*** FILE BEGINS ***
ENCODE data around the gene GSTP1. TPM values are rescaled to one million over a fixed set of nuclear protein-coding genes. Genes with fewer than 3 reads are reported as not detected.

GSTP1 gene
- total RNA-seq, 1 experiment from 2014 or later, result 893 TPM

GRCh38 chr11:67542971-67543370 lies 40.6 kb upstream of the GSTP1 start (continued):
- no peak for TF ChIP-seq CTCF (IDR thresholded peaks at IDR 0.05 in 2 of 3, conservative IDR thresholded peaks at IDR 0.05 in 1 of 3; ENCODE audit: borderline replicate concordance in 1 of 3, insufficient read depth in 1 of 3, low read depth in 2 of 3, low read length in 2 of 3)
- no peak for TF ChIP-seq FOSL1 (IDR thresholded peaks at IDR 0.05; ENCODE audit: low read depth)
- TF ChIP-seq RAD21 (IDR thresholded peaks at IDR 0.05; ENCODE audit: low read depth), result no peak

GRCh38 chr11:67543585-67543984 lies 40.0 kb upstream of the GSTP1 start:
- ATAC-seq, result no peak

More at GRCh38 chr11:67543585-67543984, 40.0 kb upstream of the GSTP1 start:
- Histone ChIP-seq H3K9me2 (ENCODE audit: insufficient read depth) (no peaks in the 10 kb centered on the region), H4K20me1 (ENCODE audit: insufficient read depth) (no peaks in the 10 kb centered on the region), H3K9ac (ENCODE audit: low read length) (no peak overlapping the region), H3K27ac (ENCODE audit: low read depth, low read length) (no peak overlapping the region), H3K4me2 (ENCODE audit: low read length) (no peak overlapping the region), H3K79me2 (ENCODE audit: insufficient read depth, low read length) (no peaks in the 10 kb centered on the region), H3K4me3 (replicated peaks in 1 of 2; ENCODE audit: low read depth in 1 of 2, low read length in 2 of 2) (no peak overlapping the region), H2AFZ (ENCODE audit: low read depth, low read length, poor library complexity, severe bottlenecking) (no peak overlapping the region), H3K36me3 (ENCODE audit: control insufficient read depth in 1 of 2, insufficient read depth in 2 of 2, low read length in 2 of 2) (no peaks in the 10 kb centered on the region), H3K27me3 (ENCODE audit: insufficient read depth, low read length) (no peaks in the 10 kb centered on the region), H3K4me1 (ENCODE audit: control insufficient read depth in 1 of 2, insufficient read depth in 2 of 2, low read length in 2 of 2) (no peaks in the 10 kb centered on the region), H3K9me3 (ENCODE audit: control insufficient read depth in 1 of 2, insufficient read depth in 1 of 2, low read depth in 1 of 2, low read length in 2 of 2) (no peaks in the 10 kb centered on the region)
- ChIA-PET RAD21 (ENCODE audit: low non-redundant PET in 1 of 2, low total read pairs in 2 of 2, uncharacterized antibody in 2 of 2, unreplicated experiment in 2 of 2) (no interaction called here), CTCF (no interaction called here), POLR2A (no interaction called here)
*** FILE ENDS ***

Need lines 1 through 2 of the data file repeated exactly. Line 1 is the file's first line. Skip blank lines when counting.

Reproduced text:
ENCODE data around the gene GSTP1. TPM values are rescaled to one million over a fixed set of nuclear protein-coding genes. Genes with fewer than 3 reads are reported as not detected.

GSTP1 gene